Monday, October 29, 2012

Hurricane Special Rant

For the last few rambling bits on game design I've posted, I've basically been justifying decisions I'd already made regarding design. For this next bit, I'm going to work on something I haven't touched yet - integrating pilots and mecha. And I'm going to keep a kind of stream of consciousness log as I do it. It should be interesting.

Wednesday, October 24, 2012

Sanity and Guns

Sanity systems have featured in a lot of games. The easiest example is of course Call of Cthulhu, where you're much more likely to go completely insane than actually die of anything. In Call of Cthulhu, beasies and terrible things can strip away your sanity points. It essentially treats sanity as hit points for the mind, save that it's much harder to recover from.

Friday, October 19, 2012

RPG Design Ramble #2

So, as I mentioned on the last installment of "Lawfulnice Rambles On Forever", we've mostly got character creation finished (at least the outline - details like a list of skills, statting out the abilities and so forth are still to come). But that's only a small part of the game - we've still got to figure out combat.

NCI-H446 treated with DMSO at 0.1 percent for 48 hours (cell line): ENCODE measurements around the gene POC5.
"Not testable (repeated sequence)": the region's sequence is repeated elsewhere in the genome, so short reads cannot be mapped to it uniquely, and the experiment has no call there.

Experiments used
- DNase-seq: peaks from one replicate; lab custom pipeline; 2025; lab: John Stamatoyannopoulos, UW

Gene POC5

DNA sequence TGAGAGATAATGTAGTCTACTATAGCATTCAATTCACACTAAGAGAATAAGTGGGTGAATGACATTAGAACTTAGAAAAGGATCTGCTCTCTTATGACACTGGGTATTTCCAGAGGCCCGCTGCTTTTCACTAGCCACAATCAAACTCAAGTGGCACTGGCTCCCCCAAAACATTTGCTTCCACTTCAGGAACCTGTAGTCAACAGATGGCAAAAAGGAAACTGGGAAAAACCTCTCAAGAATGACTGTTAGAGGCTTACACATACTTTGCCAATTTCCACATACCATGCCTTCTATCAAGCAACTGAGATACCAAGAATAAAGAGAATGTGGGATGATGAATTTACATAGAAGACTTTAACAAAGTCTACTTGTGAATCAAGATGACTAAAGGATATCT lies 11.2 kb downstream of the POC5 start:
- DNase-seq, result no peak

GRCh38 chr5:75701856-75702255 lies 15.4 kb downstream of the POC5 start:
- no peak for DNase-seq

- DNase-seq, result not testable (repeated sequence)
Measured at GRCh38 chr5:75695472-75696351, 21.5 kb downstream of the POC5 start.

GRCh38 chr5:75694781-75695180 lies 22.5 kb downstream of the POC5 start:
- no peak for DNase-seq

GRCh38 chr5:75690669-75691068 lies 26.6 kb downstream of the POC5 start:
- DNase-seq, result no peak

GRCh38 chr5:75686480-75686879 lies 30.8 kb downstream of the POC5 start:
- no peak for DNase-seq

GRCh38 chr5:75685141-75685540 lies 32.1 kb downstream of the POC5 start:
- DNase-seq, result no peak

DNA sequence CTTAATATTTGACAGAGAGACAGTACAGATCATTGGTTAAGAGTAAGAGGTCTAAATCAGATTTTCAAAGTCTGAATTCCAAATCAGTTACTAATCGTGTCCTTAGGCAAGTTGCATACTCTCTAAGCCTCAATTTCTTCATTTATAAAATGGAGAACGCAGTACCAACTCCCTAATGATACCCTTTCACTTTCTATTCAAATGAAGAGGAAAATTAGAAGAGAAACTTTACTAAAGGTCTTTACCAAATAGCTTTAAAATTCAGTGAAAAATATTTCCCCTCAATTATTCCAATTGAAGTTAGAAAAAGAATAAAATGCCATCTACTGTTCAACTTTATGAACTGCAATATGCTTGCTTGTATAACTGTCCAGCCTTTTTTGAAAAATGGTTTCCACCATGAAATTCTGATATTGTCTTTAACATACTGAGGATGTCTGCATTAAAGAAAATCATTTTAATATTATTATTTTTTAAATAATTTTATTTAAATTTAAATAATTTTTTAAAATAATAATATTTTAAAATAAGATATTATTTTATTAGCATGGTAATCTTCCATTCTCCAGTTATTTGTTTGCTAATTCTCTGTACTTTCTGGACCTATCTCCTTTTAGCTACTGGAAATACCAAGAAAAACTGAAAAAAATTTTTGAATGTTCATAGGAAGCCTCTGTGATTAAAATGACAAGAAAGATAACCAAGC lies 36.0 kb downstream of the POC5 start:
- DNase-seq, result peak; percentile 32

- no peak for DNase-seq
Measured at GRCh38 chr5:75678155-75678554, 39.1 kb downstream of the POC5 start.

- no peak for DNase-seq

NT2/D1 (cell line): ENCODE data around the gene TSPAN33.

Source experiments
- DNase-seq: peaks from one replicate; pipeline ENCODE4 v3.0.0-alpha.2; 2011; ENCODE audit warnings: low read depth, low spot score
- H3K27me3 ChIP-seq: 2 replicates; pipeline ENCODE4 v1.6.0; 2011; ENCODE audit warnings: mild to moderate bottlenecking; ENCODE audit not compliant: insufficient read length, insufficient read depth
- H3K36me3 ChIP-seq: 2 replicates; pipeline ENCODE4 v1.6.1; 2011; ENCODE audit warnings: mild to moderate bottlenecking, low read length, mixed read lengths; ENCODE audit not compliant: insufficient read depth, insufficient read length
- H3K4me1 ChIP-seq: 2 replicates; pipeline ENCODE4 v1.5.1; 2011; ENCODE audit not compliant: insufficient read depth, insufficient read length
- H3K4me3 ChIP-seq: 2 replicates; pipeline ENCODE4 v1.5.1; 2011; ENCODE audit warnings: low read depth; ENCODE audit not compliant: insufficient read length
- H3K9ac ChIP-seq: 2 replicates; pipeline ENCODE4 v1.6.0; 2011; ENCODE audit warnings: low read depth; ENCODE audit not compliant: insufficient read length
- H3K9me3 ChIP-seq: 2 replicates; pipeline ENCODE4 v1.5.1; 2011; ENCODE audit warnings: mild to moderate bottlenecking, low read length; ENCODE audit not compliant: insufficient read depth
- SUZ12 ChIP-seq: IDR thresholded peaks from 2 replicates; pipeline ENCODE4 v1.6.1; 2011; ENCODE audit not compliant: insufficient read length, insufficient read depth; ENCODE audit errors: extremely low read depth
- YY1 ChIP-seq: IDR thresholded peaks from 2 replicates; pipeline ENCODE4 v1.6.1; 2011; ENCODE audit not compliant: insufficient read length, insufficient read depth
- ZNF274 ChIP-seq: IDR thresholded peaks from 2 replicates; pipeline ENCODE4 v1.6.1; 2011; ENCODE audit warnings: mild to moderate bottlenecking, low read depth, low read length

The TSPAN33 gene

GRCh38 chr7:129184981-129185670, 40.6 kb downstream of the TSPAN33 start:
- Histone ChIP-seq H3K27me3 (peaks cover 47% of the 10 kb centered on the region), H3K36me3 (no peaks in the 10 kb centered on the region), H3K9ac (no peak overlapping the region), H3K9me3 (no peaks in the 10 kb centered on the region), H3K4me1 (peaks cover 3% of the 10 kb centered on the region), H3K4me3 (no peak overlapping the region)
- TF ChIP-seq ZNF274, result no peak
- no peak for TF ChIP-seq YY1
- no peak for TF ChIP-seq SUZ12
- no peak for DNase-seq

Combat is generally one of the most important systems in a game, if not the most important. Even when combat isn't the focus of the game, whenever you end up with guns drawn on each other, it's instantly a matter of life and death. A lot of games get flak for having huge, detailed combat rules but almost nothing for social situations. But it's the life-and-death nature of combat that makes it needed, trying to put numbers to everything. Munchkins, minmaxers, they try to get every edge in combat, and having solid answers to "what happens if I hide behind cover" and "what happens if I run on ice" speeds things up in a tense situation and heads off a lot of arguments.

Wednesday, October 17, 2012

Game Design Rambling Part 1

I don't think I've ever written about how I design a game, except in general terms. I don't know of many RPG projects in general that really have running documentation from start to finish. There are a lot of decisions and personal biases that come into play when making an RPG, and even ones in development that include a detailed changelog (like Pokemon Tabletop Adventures) rarely take time to explain why every decision is made. And there are a lot of decisions to make!